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Your Storytelling Brain
The brain is hardwired for storytelling. What stories give us, in the end, is reassurance. And as childish as it may seem, that sense of security – that coherent sense of self – is essential to our survival.
Cognitive Neuroscientist Michael Gazzaniga, a pioneer in the study of hemispheric (left vs. right brain) specialization describes "the Interpreter" - a left hemisphere function that organizes our memories into plausible stories. Less romantic, perhaps, than Gone With the Wind, the Interpreter may help to explain our species' profound relationship with storytelling.
'A Mind-Blowing Triumph!'
Mock these movie poster clichés if you will, but they speak to something we want from a story from about the age of two onward. Some of us might get a bit finicky in later years about which stories we allow to seduce us, and how many spoonfuls of critical reflection we want along with our dose of narrative intoxicant, but there's no getting around it: humans love stories. In fact, in some fundamental sense, we need them.
Cognitive science has long recognized narrative as a basic organizing principle of memory. From early childhood, we tell ourselves stories about our actions and experiences. Accuracy is not the main objective – coherence is. If necessary, our minds will invent things that never happened, people who don't exist, simply to hold the narrative together. How often have you had a fierce disagreement with a partner or sibling over who gave you that Three Tenors CD or which of you made the pathetic clay reindeer Christmas ornament? How can two eyewitnesses at a trial be absolutely convinced of two conflicting accounts of the same events?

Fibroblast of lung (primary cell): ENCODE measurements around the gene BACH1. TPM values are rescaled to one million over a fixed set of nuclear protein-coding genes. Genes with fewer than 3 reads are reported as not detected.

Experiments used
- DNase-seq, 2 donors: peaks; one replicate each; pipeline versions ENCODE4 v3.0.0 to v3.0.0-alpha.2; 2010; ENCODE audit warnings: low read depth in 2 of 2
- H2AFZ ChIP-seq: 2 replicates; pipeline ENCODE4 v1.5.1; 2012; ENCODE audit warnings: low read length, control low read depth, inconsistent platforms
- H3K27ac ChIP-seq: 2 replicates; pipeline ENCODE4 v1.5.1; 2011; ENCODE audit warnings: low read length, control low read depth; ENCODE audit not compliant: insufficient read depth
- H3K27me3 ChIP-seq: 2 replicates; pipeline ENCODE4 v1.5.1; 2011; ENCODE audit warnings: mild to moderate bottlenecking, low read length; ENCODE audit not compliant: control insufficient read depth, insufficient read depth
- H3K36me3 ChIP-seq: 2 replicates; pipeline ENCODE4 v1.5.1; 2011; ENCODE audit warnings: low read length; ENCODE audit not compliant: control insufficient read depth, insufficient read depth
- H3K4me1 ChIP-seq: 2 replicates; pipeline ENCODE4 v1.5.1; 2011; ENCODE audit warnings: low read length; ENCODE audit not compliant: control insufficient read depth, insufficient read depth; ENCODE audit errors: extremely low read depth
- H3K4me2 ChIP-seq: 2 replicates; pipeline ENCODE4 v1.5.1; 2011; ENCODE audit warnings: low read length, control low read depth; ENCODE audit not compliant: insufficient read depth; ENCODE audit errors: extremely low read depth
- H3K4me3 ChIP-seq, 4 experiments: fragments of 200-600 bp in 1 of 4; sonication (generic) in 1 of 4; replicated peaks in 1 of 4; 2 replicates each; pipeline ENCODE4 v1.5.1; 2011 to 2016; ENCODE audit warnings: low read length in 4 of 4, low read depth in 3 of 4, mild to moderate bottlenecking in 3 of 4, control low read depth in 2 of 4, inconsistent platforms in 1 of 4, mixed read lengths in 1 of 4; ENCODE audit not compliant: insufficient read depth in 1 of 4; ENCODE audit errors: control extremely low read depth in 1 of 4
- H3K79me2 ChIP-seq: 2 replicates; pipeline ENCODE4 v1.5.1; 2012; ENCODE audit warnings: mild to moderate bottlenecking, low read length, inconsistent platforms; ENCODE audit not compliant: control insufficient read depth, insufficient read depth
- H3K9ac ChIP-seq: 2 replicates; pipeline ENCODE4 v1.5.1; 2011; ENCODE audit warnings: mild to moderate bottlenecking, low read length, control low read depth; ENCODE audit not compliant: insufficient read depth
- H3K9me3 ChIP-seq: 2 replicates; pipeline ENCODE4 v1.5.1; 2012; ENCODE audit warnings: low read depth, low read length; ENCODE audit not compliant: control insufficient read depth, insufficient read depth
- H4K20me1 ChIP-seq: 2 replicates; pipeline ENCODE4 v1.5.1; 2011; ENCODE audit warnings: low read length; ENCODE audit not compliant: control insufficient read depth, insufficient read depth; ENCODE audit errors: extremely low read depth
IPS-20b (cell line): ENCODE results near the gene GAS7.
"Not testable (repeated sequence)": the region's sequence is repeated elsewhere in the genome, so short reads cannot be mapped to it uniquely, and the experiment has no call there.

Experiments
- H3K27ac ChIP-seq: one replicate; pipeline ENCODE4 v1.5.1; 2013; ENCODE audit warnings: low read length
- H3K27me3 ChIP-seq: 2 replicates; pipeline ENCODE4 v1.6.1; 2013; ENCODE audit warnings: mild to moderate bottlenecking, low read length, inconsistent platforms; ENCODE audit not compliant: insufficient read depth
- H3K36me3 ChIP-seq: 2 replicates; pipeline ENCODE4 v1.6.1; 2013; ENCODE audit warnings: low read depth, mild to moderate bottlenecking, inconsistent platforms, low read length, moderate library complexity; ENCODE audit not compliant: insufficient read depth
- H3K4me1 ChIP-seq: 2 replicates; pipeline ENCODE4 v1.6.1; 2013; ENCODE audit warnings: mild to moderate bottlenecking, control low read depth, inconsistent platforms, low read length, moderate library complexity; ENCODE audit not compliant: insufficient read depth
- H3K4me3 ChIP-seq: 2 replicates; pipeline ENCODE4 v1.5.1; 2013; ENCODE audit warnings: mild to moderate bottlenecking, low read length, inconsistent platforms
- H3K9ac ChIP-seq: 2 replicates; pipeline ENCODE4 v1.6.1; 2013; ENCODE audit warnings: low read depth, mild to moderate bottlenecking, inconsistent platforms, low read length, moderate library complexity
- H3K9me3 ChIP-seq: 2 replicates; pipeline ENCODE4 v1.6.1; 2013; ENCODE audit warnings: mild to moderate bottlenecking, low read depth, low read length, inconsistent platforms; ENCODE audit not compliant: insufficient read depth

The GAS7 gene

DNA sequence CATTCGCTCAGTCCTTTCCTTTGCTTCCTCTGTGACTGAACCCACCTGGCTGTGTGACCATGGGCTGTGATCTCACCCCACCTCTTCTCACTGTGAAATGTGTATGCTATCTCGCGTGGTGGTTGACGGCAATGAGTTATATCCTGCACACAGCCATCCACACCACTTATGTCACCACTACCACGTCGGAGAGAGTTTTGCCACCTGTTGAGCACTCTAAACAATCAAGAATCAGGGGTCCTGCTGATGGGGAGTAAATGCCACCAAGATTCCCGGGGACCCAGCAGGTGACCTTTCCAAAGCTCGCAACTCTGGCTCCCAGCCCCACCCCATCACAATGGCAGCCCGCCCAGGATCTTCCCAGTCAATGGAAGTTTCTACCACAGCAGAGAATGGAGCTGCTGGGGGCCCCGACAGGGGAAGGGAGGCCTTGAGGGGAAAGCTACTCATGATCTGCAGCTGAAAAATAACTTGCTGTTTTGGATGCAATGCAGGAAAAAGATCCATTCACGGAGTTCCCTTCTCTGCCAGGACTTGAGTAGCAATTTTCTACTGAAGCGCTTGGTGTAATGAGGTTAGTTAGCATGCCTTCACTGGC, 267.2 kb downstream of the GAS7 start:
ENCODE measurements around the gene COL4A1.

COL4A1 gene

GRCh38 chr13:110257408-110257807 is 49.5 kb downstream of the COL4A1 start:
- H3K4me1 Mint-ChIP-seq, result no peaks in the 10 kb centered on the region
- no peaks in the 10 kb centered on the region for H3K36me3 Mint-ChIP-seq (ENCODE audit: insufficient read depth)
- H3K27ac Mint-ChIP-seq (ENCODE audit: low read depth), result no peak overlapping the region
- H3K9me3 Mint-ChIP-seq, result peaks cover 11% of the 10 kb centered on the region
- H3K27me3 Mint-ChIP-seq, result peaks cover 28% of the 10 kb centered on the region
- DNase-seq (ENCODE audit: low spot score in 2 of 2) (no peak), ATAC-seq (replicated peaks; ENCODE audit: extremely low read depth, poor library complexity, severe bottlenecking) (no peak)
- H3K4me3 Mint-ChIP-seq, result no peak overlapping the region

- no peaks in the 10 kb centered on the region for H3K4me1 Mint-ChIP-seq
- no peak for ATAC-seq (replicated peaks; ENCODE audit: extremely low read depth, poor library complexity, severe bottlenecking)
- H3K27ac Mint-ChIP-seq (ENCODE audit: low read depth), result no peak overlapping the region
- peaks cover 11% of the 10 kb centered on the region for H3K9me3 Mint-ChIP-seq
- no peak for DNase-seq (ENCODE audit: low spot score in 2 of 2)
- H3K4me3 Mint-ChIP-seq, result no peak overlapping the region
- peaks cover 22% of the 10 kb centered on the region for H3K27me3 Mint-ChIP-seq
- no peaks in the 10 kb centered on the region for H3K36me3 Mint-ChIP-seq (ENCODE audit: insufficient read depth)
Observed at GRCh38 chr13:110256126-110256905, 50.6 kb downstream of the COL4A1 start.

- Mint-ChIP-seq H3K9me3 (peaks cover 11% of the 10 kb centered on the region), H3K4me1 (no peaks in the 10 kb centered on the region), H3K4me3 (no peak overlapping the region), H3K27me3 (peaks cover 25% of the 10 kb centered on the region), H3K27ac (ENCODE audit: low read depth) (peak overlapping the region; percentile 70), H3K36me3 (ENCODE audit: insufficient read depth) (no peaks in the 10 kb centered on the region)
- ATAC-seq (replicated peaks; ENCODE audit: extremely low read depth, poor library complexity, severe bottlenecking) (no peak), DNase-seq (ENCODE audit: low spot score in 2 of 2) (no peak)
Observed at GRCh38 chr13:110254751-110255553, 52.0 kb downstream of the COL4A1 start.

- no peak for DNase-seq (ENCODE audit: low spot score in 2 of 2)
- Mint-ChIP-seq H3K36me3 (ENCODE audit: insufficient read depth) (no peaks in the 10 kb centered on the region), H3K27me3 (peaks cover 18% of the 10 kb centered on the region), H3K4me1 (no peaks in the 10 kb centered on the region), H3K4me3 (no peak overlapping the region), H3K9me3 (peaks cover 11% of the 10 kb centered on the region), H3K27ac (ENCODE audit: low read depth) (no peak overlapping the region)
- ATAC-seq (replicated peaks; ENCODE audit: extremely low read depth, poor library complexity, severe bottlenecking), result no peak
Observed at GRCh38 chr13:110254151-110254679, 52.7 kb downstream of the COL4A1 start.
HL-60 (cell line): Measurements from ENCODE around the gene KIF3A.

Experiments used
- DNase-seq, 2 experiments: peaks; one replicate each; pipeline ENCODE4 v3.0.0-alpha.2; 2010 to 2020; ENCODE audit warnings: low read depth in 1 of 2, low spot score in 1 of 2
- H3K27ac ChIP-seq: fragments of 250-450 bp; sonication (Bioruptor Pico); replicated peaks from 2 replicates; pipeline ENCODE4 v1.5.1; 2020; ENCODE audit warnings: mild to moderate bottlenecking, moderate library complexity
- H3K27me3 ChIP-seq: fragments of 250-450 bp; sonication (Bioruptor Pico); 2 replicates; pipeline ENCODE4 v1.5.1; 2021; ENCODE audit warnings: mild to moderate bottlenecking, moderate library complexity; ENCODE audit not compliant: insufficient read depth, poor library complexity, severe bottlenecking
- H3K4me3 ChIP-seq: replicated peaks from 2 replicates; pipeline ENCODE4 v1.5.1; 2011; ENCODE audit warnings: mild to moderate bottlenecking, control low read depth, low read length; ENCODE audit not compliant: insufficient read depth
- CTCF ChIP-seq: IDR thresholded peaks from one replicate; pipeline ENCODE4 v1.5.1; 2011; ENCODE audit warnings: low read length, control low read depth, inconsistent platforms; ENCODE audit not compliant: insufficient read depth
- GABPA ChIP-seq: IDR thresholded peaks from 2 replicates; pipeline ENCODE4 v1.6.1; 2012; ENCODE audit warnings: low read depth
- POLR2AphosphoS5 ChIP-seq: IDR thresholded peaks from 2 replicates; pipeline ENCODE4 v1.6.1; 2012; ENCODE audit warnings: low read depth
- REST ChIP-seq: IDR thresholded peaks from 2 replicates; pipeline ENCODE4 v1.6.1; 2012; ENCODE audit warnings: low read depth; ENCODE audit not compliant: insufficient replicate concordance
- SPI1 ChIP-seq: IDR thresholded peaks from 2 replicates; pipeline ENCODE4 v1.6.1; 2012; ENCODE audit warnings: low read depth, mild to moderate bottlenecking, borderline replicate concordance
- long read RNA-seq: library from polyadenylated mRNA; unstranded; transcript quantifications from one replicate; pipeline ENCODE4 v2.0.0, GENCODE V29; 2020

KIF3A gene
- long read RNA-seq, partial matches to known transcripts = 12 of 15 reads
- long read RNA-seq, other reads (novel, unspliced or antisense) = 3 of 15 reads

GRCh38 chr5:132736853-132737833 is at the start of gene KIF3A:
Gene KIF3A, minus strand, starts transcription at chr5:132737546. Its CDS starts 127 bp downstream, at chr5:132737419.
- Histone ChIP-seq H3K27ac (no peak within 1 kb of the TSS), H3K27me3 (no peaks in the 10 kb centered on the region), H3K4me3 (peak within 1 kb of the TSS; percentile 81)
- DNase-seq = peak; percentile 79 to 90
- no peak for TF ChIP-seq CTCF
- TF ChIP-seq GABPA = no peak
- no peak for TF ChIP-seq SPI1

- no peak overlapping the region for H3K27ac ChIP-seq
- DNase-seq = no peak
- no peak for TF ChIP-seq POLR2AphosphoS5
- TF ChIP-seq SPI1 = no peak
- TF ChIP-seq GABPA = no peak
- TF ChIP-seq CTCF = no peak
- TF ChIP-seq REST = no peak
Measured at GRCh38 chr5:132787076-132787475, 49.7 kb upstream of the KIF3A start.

This tendency to confabulate – to fill in the gaps of memory with plausible inventions that preserve narrative continuity – is most pronounced in patients with significant memory loss, or in laboratory tests with participants who have had the connection cut between the left and right hemispheres of their brain (a procedure that, surprisingly enough, rarely results in death or significant impairment of function). Michael Gazzaniga, a cognitive neuroscientist and the author of Who's in Charge?, has performed countless experiments with split-brain participants. They have revealed a function of the left hemisphere called 'the Interpreter,' which jumps in to make sense of memories, when it has no direct access to those memories or the context in which they were made.
What's the Significance?
The arts and sciences have had an uneasy relationship over the past couple centuries, as science has attempted to disentangle itself from its roots in superstition and magic and build a firm foundation on more empirical grounds. So lovers of film and literature may react with suspicion to any attempt at neurocognitive analysis of their passions. This is misguided, says Gazzaniga – understanding our hardwired need for narrative coherence doesn't diminish the aesthetic power of a great story – nor will it enable us anytime soon to program computers to write like William Blake. But it may help to explain what's going on when we are mesmerized or stunned by a novel or the latest Matt Damon flick.
Gazzaniga suspects that narrative coherence helps us to navigate the world – to know where we're coming from and where we're headed. It tells us where to place our trust and why. One reason we may love fiction, he says, is that it enables us to find our bearings in possible future realities, or to make better sense of our own past experiences. What stories give us, in the end, is reassurance. And as childish as it may seem, that sense of security – that coherent sense of self – is essential to our survival.